Fracture Classification - Orthopaedic Trauma - Lecture Slides, Slides for Orthopedics. Acharya Nagarjuna University
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devaki21 December 2012

Fracture Classification - Orthopaedic Trauma - Lecture Slides, Slides for Orthopedics. Acharya Nagarjuna University

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Fracture Classification, Interobserver Reliability, Lauge Hansen and Weber, Garden Classification, Femoral Neck Fractures, Closed Fractures, Tscherne Classification, Superficial Contusions are some points from this lectu...
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Injuries to the Patella and Extensor Mechanism

Fracture Classification

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Why Classify?

• As a treatment guide • To assist with

prognosis • To speak a common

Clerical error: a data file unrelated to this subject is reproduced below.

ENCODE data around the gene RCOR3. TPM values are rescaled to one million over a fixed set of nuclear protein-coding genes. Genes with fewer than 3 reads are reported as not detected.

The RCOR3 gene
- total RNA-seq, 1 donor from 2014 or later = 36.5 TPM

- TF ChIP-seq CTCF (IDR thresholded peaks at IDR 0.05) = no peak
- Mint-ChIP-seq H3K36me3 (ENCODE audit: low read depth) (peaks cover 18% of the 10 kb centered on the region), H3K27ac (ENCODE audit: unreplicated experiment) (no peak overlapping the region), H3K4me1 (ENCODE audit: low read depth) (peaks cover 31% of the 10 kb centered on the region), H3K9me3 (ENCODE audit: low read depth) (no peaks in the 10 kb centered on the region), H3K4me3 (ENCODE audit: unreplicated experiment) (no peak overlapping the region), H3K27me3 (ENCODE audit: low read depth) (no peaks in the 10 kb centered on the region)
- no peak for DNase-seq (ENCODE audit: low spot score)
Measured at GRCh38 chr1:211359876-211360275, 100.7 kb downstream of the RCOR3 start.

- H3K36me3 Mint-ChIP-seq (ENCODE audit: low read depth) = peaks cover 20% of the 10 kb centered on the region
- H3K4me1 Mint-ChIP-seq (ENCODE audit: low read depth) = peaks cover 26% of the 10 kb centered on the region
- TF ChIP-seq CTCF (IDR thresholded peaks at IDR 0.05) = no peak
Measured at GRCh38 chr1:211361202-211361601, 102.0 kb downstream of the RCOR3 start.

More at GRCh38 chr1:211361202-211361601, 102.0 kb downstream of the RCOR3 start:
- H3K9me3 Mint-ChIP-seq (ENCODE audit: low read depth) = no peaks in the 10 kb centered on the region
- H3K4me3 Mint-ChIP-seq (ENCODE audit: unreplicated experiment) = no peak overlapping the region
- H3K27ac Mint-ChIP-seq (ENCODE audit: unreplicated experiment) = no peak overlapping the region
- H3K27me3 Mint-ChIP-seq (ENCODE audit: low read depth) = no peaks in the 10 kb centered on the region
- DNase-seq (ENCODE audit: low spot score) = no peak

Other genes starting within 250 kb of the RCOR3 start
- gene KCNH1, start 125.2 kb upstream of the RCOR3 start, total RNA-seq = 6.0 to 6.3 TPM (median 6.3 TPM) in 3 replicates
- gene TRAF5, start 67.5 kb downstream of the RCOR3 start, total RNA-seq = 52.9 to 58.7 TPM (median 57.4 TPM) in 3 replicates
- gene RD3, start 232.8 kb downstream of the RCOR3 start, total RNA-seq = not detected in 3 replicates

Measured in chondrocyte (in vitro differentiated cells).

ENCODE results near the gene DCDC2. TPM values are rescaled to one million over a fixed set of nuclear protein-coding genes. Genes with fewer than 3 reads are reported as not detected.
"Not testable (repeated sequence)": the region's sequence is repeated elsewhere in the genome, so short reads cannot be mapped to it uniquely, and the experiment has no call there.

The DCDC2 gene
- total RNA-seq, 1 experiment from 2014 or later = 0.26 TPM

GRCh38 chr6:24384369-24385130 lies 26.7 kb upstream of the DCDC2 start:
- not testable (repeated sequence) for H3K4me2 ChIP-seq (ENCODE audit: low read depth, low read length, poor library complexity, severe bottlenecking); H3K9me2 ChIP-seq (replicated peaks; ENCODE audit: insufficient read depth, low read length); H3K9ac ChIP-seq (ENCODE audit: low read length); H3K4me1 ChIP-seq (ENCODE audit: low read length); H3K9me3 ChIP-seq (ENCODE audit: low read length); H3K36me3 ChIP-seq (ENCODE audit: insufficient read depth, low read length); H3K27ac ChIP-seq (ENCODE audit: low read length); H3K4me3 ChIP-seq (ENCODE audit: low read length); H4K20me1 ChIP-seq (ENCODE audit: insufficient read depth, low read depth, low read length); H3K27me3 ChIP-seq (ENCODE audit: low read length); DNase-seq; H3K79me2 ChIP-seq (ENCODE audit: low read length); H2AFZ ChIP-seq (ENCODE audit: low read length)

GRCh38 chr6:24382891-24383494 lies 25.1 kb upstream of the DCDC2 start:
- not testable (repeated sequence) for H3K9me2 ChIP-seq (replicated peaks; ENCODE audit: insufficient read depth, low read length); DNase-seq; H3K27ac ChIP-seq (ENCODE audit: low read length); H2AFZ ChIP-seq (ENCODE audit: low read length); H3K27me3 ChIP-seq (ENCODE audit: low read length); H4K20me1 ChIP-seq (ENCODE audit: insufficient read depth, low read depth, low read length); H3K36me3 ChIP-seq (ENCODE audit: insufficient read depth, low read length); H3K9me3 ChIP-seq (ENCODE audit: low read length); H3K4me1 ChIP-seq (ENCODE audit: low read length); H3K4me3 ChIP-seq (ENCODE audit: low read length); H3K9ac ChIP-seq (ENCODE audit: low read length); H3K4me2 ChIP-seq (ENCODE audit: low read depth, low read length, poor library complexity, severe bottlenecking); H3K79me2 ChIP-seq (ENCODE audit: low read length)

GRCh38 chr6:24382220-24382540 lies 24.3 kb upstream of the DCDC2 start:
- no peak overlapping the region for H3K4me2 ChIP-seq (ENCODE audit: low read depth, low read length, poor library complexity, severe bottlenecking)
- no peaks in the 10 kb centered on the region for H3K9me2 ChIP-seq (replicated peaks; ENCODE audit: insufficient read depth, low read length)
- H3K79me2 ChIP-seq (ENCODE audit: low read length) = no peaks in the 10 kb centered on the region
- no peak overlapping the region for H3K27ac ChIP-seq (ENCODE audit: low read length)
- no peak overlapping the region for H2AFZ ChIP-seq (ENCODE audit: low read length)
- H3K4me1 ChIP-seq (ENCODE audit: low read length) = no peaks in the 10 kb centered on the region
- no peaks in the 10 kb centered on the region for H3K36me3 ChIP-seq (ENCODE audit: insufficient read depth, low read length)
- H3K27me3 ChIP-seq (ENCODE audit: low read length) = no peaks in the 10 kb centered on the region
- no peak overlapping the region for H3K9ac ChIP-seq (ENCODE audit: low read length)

language with others in order to compare results

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As a Treatment Guide

• If the same bone is broken, the surgeon can use a standard treatment

• PROBLEM: fracture personality and variation with equipment and experience

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To Assist with Prognosis

• You can tell the patient what to expect with the results

• PROBLEM: Does not consider the soft tissues or other compounding factors

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To Speak A Common Language

• This will allow results to be compared

• PROBLEM: Poor interobserver reliability with existing fracture classifications